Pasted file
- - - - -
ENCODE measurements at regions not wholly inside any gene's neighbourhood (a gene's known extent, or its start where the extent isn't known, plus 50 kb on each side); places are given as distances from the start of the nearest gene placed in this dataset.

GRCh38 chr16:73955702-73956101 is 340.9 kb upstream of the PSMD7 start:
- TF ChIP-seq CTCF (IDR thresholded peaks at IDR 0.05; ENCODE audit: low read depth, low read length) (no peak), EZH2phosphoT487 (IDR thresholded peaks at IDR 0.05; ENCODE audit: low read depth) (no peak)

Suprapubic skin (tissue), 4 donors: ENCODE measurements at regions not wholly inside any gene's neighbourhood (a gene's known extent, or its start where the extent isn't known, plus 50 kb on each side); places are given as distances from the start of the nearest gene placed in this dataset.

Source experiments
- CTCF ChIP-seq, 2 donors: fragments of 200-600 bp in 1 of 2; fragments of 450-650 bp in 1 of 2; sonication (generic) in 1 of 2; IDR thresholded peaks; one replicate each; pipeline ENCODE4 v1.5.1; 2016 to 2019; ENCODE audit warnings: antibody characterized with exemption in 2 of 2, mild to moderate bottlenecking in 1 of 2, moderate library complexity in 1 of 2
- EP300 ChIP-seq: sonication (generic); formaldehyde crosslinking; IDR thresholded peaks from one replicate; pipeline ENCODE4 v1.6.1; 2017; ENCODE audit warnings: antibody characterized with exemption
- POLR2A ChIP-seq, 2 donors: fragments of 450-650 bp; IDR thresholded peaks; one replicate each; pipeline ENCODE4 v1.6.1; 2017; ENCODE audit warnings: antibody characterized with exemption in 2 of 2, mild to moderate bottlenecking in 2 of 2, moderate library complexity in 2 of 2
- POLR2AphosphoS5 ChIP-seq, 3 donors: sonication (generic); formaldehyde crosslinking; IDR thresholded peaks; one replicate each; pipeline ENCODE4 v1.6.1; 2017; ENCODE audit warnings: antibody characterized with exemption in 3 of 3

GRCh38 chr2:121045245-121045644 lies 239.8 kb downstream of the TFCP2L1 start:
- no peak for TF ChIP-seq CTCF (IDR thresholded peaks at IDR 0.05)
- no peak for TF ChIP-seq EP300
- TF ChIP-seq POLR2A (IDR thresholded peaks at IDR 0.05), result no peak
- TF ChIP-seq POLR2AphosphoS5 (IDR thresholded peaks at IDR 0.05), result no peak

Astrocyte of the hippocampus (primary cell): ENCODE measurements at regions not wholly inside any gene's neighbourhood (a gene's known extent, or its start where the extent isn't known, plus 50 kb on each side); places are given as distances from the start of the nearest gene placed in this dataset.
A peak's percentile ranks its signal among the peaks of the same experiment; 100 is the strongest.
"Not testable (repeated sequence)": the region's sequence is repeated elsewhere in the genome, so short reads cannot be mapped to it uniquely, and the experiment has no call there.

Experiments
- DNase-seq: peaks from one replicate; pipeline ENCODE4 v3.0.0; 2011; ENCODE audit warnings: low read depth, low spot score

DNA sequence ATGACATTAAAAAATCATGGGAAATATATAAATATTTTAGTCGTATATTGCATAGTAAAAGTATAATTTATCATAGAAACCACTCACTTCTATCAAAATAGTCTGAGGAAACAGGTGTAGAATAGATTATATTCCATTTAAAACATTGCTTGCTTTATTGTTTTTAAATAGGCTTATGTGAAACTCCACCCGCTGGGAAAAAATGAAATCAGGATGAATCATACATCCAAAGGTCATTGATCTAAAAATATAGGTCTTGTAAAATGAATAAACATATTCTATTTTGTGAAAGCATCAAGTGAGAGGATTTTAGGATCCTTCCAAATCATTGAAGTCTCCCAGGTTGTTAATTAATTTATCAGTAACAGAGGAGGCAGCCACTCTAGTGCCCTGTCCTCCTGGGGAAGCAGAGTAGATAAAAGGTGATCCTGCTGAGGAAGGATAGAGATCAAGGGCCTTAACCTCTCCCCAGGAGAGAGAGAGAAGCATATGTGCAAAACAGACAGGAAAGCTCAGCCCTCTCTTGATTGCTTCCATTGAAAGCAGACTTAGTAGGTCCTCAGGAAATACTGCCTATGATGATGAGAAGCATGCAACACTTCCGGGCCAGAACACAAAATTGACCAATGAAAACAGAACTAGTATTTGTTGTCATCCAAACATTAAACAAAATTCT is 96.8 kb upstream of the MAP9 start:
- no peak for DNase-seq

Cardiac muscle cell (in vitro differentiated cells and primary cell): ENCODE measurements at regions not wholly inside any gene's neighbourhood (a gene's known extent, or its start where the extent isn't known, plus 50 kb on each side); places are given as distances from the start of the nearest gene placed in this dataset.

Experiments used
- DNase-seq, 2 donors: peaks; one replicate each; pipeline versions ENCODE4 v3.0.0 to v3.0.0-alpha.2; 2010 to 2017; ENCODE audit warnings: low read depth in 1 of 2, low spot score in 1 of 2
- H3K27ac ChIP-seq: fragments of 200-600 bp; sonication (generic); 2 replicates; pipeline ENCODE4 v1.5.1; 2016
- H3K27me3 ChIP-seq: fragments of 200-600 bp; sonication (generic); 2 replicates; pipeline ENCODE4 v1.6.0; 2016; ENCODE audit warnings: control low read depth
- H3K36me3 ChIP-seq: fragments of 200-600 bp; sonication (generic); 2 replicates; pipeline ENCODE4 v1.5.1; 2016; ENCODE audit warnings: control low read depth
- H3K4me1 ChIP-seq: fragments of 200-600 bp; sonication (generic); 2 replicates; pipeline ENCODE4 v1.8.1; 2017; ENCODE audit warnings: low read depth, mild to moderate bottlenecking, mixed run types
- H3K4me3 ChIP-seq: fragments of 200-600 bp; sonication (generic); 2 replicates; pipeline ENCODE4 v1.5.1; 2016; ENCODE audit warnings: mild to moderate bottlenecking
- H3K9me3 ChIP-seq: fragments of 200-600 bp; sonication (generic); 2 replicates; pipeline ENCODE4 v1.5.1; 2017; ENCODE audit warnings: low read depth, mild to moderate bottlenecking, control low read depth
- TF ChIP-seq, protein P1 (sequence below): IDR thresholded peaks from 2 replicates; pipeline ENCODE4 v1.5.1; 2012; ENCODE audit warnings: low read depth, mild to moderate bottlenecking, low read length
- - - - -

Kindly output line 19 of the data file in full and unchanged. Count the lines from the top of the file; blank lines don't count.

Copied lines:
- DNase-seq: peaks from one replicate; pipeline ENCODE4 v3.0.0; 2011; ENCODE audit warnings: low read depth, low spot score